Former South African information secretary Eschel Rhoodie today pleaded not guilty to seven counts of fraud or theft in connection with his activities as head of a covert multimillion-dollar propaganda effort.

The opening testimony and defense arguments indicated that the case could implicate higher ranking officials. The propaganda effort, which became South Africa's worst political scandal when revealed last year, already has disgraced a state president, a powerful minister and Rhoodie himself.

In an apparent attempt to deflect responsibility from his client, Rhoodie's lawyer, Johan Kriegler, today alleged that instructions to destroy certain documents dealing with the secret propaganda effort originally came from John Vorster, who was then prime minister. Kriegler did not substantiate the allegation at today's session.

Vorster, who later became state president, and Cornelius Mulder, who held the post of information minister, were forced to resign as a result of the scandal.

While the public in general shows only scant interest in the trial, aficionados of what has become known as South Africa's "Muldergate" scandal are watching the proceedings closely to see what new details about the propaganda campaign might be revealed. There is also a possibility that well-known figures including Prime Minister Pieter W. Botha may be called as witnesses in defense of Rhoodie.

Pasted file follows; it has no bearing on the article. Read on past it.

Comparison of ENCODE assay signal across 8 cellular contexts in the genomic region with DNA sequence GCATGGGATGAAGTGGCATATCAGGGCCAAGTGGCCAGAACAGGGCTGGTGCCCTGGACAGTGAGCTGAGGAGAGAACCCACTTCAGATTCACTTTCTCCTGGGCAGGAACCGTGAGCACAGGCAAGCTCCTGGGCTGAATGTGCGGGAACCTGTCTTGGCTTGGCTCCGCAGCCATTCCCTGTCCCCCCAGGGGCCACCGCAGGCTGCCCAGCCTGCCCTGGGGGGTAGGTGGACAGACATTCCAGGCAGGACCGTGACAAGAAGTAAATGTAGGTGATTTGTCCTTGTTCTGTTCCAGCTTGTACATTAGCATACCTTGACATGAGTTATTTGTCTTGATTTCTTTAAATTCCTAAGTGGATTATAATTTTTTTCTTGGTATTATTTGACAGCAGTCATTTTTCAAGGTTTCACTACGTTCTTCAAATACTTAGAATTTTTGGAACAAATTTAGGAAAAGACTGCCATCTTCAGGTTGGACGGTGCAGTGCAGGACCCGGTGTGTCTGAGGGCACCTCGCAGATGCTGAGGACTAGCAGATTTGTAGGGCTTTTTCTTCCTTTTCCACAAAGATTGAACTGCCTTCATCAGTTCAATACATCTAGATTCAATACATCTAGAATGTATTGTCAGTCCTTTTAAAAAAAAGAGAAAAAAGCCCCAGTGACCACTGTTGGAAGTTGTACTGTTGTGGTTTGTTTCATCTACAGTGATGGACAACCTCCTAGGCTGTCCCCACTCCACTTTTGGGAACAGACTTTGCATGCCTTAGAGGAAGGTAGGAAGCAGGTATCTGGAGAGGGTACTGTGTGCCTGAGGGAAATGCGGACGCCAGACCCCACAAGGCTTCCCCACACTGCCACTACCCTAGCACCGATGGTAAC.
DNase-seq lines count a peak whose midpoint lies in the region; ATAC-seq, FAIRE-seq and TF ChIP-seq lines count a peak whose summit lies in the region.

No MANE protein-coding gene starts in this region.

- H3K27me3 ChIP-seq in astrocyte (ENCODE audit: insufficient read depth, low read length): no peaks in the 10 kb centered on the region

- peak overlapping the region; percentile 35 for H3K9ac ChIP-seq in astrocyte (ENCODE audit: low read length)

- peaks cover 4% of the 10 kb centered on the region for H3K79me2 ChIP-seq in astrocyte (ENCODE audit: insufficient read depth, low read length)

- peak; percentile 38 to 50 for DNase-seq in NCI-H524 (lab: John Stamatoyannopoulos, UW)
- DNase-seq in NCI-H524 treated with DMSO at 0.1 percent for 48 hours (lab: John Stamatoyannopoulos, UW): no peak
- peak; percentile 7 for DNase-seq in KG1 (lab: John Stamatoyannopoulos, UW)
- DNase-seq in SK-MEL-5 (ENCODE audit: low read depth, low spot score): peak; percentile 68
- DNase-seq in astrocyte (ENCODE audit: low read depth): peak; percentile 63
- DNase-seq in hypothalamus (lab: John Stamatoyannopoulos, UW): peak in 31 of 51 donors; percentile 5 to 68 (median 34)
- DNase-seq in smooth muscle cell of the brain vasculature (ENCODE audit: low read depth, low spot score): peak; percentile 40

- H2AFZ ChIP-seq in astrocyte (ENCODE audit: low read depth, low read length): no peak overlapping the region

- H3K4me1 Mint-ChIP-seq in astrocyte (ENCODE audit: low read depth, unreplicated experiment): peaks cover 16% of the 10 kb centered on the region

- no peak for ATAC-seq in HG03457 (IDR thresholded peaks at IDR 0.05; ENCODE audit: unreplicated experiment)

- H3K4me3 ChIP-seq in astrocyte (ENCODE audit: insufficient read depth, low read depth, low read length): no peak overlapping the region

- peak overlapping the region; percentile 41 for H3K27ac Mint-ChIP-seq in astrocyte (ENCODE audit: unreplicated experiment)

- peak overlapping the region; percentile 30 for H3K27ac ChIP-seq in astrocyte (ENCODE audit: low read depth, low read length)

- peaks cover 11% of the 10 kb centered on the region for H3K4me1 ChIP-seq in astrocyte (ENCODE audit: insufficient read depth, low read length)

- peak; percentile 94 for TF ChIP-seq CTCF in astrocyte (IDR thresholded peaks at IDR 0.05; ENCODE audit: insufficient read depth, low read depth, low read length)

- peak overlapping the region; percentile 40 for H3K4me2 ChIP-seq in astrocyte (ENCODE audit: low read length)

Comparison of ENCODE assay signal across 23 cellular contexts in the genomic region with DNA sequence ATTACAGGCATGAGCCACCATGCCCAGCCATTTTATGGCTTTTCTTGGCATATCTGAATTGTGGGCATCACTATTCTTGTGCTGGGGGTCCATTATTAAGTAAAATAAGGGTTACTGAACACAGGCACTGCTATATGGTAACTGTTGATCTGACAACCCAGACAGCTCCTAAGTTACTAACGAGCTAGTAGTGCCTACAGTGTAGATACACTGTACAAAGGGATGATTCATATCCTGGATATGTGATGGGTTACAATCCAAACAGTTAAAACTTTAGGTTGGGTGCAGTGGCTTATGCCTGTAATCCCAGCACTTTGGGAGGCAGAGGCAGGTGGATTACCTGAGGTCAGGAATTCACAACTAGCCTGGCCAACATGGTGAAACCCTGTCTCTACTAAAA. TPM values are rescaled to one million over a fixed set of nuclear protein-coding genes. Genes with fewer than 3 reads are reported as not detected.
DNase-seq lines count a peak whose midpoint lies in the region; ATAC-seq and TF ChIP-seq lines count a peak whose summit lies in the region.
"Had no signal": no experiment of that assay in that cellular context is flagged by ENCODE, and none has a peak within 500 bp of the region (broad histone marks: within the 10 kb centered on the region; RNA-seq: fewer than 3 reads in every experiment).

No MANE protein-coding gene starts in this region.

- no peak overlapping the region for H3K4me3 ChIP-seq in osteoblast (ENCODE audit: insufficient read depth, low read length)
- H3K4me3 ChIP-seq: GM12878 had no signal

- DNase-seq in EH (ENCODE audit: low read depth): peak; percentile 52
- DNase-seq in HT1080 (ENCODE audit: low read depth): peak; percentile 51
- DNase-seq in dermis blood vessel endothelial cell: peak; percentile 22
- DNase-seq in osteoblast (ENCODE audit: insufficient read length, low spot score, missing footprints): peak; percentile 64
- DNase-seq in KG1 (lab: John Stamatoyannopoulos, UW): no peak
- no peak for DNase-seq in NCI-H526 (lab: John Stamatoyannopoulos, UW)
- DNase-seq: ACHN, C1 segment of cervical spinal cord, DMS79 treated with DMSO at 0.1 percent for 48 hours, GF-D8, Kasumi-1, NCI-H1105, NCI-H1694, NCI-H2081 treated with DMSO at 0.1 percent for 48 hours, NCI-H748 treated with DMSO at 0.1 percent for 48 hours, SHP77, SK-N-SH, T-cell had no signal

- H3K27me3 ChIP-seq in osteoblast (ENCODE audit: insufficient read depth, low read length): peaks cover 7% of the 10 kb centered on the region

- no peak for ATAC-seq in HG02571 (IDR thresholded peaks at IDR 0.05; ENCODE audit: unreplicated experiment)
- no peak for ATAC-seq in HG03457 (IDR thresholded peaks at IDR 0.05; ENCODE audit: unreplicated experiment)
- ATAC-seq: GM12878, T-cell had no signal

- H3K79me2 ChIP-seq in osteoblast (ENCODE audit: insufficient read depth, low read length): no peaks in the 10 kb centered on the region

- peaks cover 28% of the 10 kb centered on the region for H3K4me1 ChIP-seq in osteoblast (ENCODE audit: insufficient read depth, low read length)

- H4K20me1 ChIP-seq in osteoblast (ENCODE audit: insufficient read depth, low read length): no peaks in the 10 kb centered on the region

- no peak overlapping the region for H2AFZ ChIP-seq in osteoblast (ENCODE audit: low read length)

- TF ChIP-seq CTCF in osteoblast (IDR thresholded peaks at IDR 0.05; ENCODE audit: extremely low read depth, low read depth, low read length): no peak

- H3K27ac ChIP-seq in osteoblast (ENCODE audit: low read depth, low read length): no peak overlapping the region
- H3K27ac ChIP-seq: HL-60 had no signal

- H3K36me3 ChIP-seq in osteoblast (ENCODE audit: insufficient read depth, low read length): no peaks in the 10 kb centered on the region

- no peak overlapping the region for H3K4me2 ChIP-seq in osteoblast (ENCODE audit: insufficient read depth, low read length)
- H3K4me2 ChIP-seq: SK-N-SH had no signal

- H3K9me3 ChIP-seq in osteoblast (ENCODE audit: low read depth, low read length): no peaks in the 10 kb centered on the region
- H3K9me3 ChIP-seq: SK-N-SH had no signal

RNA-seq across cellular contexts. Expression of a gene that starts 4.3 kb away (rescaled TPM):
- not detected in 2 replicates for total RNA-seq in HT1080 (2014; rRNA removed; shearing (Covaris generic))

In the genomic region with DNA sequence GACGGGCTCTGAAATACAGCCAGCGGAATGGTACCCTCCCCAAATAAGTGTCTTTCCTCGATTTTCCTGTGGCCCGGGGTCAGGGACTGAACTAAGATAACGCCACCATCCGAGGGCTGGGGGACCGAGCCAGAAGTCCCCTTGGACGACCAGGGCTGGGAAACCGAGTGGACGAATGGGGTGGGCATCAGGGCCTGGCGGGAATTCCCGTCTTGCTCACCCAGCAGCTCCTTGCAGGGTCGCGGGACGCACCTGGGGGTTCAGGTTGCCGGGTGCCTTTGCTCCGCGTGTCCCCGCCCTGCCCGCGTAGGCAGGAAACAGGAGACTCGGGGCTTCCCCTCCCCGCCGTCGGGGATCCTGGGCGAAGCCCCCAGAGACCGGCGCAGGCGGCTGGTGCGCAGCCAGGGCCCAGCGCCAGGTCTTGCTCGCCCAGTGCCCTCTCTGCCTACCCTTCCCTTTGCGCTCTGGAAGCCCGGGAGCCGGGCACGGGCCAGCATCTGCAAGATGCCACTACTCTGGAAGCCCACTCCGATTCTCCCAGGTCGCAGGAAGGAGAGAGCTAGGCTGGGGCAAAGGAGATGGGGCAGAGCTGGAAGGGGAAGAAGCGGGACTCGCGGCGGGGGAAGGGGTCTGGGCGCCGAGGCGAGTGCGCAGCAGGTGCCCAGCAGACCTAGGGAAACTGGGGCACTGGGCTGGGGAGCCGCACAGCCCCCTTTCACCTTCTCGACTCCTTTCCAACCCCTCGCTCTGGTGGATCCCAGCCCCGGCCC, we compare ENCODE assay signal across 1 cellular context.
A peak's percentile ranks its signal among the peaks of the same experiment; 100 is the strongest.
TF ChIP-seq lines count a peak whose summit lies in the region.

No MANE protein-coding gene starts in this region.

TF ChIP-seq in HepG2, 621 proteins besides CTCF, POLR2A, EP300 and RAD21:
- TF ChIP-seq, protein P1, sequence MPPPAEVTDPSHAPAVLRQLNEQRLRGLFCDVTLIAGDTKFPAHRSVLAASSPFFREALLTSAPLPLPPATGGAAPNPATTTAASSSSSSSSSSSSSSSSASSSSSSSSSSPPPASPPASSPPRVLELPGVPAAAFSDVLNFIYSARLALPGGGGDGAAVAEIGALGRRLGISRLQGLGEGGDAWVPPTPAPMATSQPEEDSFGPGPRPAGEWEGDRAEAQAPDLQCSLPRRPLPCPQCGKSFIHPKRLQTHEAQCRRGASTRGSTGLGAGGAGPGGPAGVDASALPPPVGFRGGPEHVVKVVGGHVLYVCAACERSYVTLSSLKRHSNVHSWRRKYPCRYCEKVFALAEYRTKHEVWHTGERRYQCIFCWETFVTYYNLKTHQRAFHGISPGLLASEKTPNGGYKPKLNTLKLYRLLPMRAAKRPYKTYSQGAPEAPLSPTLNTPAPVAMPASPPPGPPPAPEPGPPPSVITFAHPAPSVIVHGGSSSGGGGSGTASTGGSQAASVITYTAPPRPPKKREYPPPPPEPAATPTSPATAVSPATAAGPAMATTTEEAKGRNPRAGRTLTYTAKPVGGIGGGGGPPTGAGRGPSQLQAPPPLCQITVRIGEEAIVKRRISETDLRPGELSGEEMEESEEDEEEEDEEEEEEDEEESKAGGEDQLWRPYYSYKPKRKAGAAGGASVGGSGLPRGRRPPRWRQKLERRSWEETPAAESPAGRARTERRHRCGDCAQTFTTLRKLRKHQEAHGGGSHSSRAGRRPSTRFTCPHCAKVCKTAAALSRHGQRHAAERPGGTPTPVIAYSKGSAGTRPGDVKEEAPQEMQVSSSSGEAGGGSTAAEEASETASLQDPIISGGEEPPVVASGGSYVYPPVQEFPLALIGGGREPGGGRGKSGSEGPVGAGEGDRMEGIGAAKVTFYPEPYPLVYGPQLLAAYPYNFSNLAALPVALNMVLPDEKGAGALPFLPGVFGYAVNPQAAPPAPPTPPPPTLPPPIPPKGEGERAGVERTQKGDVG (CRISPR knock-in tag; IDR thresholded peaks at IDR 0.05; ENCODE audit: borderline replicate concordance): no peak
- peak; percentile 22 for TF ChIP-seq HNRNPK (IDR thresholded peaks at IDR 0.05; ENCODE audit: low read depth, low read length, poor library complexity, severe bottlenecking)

The trial, presided over by Supreme Court Judge Charl Theron, is the culmination of a protracted effort by the government to locate and then extradite Rhoodie from his self-exile in France. He was brought back to South Africa under police guard Aug. 23.

Rhoodie, 45, is charged with misappropriating about $100,000 of the estimated $24 million in government funds he is said to have controlled in accounts overseas for the Information Department.

The secret projects, aimed at winning public opinion over to South Africa and its apartheid racial policy, were financed by a fund totaling more than $72 million, according to government investigations.

Kriegler said all the sums that the state alleges were stolen by Rhoodie were actually reimbursements to himself for payments he had made to "anonymous collaborators" in these secret projects. Due to the "unconventional" nature of the propaganda effort, he said, no receipts were kept of these payments.

One of the "anonymous collaborators" to whom Rhoodie says he gave money was a prominent Jewish architect in Pretoria who has since died. The Information Department's senior accountant, Abraham Fourie, today said that the department often used such persons to entertain important visitors from Israel to influence them more sympathetically toward South Africa.

In previous testimony Fourie mentioned that there had been a Jewish plan code-named "Project David." Kriegler said Rhoodie would testify that the Jewish architect had been involved in recruiting support in the Jewish community for the one of Rhoodie's biggest projects -- the covert governmental financing of the pro-apartheid English-language newspaper The Citizen.